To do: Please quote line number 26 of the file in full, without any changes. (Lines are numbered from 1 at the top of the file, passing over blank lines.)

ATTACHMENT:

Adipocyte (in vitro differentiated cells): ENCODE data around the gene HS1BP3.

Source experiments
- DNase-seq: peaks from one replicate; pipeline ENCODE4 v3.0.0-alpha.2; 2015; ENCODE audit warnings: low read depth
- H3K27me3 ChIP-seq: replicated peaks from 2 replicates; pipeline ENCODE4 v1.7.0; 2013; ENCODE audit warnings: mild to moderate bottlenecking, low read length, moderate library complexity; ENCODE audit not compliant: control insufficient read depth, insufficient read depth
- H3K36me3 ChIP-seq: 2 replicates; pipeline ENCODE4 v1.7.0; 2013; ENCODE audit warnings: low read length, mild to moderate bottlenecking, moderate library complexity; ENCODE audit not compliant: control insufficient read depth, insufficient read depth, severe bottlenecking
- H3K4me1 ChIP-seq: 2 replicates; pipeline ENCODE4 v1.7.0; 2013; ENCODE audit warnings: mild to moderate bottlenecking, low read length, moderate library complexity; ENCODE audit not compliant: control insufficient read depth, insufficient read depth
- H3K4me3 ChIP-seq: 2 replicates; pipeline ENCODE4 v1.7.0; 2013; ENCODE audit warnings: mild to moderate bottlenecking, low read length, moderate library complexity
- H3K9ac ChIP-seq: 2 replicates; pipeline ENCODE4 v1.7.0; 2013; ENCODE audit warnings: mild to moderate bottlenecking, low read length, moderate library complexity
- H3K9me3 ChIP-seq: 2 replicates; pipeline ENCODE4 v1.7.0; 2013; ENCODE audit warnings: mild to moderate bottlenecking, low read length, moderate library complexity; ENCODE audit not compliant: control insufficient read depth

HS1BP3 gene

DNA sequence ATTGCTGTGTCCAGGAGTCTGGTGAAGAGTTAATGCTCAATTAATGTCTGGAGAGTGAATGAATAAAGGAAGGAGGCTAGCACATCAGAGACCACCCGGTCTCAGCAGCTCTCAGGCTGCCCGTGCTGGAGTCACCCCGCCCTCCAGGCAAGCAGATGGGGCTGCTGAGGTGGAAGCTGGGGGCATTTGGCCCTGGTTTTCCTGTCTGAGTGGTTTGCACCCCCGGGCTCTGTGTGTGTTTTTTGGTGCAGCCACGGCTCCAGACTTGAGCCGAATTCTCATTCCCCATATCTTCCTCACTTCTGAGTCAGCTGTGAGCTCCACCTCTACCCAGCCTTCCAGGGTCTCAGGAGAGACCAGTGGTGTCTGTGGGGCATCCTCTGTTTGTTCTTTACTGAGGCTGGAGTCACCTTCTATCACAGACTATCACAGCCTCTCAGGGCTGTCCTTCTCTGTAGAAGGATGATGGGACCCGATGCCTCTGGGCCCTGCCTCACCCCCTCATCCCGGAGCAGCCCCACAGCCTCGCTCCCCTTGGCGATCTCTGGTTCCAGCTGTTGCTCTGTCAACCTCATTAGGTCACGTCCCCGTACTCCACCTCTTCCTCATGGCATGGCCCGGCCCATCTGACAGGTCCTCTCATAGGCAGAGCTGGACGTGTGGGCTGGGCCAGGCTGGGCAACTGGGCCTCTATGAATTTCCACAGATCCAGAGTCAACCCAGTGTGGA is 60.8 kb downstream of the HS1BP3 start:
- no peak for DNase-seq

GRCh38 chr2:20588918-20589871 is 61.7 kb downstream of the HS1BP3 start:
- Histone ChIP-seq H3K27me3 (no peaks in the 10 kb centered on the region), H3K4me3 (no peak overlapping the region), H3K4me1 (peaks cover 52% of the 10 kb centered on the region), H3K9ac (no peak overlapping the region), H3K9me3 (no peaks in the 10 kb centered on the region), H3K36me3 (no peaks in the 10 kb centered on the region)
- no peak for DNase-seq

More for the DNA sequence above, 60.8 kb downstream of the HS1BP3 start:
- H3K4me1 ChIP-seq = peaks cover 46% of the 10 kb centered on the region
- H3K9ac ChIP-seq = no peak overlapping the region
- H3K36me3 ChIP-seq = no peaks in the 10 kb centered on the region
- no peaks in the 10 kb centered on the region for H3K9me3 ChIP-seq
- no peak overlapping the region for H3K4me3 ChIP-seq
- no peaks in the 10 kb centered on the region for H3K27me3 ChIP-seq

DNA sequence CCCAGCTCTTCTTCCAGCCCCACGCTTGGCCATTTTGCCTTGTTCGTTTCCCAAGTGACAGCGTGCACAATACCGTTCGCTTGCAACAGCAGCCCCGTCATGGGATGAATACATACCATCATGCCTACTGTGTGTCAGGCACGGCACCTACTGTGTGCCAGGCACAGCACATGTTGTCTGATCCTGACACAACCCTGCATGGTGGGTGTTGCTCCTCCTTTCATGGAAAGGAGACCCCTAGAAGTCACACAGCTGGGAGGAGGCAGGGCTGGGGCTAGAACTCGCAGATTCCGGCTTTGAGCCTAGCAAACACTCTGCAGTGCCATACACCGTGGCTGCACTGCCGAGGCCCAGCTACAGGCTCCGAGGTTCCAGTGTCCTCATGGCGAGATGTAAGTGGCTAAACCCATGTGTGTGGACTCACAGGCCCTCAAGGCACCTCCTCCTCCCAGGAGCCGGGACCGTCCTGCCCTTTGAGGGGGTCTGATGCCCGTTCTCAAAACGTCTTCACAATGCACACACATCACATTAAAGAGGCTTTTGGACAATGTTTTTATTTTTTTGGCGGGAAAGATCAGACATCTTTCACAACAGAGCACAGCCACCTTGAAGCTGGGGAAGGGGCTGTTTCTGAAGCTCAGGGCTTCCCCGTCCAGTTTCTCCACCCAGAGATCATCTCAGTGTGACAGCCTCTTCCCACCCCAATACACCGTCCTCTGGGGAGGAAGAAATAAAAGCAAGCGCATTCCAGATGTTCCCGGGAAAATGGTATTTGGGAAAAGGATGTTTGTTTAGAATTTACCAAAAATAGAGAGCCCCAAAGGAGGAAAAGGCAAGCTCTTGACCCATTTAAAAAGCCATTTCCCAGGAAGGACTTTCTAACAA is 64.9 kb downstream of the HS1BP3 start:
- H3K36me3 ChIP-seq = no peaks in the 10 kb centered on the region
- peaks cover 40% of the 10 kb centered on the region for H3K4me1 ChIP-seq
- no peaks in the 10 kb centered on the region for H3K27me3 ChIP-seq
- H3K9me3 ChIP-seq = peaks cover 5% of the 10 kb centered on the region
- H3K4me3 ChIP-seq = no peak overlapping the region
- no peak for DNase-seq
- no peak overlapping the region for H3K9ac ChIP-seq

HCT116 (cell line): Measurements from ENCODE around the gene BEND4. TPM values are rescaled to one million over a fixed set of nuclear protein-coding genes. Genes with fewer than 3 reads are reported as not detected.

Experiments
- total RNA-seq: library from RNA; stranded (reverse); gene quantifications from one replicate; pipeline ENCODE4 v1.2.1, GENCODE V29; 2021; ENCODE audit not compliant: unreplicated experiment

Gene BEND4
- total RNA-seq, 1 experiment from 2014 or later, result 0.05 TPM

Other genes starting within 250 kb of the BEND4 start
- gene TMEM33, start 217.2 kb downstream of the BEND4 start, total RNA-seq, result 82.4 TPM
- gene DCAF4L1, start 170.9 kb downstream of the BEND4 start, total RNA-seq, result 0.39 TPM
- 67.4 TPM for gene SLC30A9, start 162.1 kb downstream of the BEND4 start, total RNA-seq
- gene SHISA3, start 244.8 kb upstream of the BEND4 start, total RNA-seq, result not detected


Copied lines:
- no peaks in the 10 kb centered on the region for H3K27me3 ChIP-seq